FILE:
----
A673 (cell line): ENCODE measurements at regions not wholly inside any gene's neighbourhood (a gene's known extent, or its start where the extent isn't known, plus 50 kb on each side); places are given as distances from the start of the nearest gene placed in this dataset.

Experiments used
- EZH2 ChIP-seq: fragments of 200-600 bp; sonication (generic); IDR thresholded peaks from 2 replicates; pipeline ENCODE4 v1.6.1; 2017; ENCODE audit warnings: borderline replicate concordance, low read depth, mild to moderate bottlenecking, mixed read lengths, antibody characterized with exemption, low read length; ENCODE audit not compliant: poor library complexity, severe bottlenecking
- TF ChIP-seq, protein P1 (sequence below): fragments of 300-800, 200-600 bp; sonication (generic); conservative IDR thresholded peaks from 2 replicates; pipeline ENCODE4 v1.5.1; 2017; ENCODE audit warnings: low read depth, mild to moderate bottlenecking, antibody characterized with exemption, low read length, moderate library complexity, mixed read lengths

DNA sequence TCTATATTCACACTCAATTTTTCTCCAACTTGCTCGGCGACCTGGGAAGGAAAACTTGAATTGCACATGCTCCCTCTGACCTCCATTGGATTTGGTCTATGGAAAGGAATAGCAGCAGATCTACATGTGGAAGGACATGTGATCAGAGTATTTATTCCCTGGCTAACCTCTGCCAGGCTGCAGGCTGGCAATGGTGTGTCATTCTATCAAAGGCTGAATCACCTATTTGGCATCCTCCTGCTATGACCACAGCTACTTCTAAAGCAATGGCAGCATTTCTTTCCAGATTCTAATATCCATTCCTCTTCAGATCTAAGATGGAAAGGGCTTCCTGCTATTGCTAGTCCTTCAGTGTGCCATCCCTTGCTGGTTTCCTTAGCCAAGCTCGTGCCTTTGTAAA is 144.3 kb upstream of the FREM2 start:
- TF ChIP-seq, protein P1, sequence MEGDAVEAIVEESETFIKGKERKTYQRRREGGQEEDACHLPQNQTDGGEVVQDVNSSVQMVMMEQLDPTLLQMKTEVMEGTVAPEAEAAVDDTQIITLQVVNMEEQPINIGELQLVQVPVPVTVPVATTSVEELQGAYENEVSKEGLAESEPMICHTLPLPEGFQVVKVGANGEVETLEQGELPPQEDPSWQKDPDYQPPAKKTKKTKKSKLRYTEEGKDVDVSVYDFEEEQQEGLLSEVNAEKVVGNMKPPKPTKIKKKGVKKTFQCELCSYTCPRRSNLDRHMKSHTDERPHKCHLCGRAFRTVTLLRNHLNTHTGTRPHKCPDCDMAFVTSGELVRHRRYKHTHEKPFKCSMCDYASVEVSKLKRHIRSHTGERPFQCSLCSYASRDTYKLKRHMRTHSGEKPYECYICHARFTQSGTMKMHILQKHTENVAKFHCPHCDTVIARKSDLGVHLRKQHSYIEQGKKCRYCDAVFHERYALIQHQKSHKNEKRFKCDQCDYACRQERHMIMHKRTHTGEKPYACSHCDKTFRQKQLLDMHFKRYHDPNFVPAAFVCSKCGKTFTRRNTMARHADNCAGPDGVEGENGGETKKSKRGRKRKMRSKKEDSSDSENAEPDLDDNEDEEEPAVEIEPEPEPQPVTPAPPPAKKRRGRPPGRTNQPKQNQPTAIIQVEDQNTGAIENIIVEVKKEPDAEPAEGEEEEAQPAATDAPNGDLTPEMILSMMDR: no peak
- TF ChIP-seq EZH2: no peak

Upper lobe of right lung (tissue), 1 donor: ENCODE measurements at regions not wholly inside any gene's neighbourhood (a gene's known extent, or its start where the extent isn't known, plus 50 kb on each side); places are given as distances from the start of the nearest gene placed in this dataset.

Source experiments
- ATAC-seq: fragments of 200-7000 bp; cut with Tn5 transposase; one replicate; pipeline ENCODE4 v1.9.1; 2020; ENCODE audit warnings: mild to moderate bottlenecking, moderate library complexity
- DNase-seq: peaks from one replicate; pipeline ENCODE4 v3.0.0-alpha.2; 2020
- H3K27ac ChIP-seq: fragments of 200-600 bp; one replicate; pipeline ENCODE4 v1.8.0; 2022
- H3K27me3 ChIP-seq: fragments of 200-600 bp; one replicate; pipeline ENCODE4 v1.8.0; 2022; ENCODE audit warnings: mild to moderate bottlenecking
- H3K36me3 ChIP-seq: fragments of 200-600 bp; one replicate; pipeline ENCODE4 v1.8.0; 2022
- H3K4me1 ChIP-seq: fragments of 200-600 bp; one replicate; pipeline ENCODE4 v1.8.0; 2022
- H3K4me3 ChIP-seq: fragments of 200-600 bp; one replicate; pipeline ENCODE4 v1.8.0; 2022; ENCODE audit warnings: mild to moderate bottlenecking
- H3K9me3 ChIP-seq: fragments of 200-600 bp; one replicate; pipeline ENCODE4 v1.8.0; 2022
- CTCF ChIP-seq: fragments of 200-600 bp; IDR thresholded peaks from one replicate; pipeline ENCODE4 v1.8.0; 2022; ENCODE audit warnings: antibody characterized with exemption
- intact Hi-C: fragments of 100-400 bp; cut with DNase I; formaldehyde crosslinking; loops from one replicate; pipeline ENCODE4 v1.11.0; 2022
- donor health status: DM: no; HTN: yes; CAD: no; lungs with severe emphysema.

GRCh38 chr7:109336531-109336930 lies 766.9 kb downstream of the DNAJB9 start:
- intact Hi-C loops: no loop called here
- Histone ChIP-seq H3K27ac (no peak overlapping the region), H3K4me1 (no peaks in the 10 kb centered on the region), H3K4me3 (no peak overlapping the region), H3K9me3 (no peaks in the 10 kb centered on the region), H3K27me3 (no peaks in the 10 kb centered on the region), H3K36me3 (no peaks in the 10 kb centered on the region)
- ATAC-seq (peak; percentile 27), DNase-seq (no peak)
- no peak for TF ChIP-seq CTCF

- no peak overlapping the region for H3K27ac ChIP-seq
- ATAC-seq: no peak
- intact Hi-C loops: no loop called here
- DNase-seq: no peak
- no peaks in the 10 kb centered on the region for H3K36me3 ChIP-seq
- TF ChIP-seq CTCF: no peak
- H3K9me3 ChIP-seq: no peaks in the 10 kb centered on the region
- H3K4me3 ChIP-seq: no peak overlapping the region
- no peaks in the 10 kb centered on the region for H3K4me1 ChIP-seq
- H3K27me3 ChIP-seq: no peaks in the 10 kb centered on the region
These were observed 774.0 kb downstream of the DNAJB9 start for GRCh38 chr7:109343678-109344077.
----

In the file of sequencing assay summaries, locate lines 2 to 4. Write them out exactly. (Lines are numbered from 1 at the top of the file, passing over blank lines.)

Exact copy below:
Experiments used
- EZH2 ChIP-seq: fragments of 200-600 bp; sonication (generic); IDR thresholded peaks from 2 replicates; pipeline ENCODE4 v1.6.1; 2017; ENCODE audit warnings: borderline replicate concordance, low read depth, mild to moderate bottlenecking, mixed read lengths, antibody characterized with exemption, low read length; ENCODE audit not compliant: poor library complexity, severe bottlenecking
- TF ChIP-seq, protein P1 (sequence below): fragments of 300-800, 200-600 bp; sonication (generic); conservative IDR thresholded peaks from 2 replicates; pipeline ENCODE4 v1.5.1; 2017; ENCODE audit warnings: low read depth, mild to moderate bottlenecking, antibody characterized with exemption, low read length, moderate library complexity, mixed read lengths